Wolf Popper Announces Filing of Securities Class Action Lawsuit Against Medtronic Inc. - MDT
The complaint charges that during the Class Period Medtronicmisrepresented the true facts concerning the Sprint Fidelis defibrillationleads, and that those true facts were only disseminated to investors onOctober 15, 2007 when the Company disclosed that it would voluntarily suspenddistribution of these defibrillator leads. The Sprint Fidelis defibrillationleads were introduced to the market in September 2004 and, according to anarticle in The Wall Street Journal on October 30, 2007, by early 2007 "about90% of new Medtronic defibrillators used Fidelis leads."
By January 2007 Medtronic had received 679 reports of injuries caused byfractures in the Sprint Fidelis defibrillation leads. In a meeting with Dr.Robert G. Hauser, of the Minneapolis Heart Institute in February 2007,Medtronic was informed specifically that the Minneapolis Heart Institute wouldcease using the Fidelis leads in operations and would use Medtronic's earliergeneration Sprint Quattro leads. The reports of lead failures led Medtronic tosend a letter dated March 21, 2007 to physicians treating patients with theSprint Fidelis leads describing the nature of the lead failures andattributing the failures to physician error, or "variables within the implantprocedure." Medtronic continued receiving further reports of lead failuresubsequent to March 21, 2007. In fact the number of lead failures grew from atotal of 795 injuries reported by April 30, 2007 to a total of 1,053 injuriesreported by June 30, 2007.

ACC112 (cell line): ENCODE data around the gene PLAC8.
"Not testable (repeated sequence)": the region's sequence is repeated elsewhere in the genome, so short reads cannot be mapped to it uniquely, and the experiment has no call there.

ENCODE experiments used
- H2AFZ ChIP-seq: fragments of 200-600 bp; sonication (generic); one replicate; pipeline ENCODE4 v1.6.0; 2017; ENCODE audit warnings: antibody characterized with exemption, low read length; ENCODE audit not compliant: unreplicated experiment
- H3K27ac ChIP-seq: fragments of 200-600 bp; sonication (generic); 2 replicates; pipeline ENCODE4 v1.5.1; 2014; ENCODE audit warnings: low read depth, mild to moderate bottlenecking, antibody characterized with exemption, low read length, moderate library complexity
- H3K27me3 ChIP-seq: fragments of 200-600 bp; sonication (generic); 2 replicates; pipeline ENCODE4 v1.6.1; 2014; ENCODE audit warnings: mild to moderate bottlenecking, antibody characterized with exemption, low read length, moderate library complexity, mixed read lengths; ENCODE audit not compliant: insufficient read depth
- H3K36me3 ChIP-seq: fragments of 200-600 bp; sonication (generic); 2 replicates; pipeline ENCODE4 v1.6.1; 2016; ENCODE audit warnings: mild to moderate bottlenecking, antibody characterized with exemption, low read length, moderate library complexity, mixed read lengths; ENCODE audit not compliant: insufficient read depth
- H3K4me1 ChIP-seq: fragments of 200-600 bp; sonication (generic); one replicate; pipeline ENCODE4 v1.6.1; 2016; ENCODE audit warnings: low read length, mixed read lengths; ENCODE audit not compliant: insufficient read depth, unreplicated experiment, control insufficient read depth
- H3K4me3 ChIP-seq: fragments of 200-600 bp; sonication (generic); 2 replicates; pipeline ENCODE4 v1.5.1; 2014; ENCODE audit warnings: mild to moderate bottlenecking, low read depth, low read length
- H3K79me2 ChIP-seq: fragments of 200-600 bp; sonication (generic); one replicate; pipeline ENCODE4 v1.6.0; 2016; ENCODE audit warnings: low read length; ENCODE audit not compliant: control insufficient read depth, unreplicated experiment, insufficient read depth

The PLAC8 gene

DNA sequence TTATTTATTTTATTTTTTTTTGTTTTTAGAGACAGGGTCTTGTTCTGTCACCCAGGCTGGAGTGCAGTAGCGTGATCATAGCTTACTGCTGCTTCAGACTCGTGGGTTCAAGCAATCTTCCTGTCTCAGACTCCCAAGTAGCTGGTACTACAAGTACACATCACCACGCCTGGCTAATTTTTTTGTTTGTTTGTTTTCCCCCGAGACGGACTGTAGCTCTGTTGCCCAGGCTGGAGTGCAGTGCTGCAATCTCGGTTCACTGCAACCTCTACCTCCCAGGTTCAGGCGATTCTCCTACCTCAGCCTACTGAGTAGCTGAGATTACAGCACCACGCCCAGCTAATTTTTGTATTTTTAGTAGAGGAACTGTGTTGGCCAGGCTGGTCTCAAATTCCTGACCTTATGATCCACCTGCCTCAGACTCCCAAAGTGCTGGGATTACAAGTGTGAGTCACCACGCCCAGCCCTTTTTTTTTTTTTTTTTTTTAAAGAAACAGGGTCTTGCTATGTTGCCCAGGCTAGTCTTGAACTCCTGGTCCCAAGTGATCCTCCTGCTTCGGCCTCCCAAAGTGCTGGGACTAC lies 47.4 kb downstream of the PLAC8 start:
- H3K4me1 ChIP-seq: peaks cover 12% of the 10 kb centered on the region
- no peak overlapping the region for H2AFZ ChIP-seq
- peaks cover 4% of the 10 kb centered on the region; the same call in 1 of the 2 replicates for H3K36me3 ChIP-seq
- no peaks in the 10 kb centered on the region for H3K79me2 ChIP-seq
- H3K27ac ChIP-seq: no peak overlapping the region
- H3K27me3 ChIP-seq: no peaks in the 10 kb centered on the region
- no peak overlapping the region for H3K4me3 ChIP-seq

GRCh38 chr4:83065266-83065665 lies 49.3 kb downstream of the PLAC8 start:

Notwithstanding this increased evidence of severe problems with the leads,Medtronic stated (falsely) in its Form 10-K for fiscal year end April 27, 2007(filed with the SEC on June 25, 2007) that the Sprint Fidelis lead hadexperienced "strong market acceptance" and "increasing clinical data thatsupports these devices" since its introduction to the market in September2004. From July 2007 through September 2007, Medtronic continued to receiveincreasingly frequent reports of lead failures, with the number of reportedfailures reaching 1,661 by September 30, 2007.
Finally, on October 15, 2007, Medtronic belatedly acknowledged that theincreasingly frequent adverse reports were the result of manufacturing defectsand suspended distribution of the Sprint Fidelis defibrillation leads becauseof the high incidence of lead fractures. The Company further admitted that ithad "identified five patient deaths in which a Sprint Fidelis lead fracturemay have been a possible or likely contributing factor." Upon the release ofthis information into the market, Medtronic's stock dropped $6.33 per share or11.2% on volume of approximately 62.9 million shares.
If you purchased or acquired Medtronic common stock during the ClassPeriod, you may move the court no later than January 7, 2008, and request thatthe Court appoint you as lead plaintiff. A lead plaintiff is a representativeparty acting on behalf of other class members in directing the litigation. Tobe appointed lead plaintiff, the Court must decide that your claim is typicalof the claims of other class members, and that you will adequately representthe class. Your share in any recovery will not be enhanced or diminished bythe decision whether or not to serve as a lead plaintiff.
Wolf Popper LLP has extensive experience representing shareholders inclass actions and has successfully recovered billions of dollars for defra
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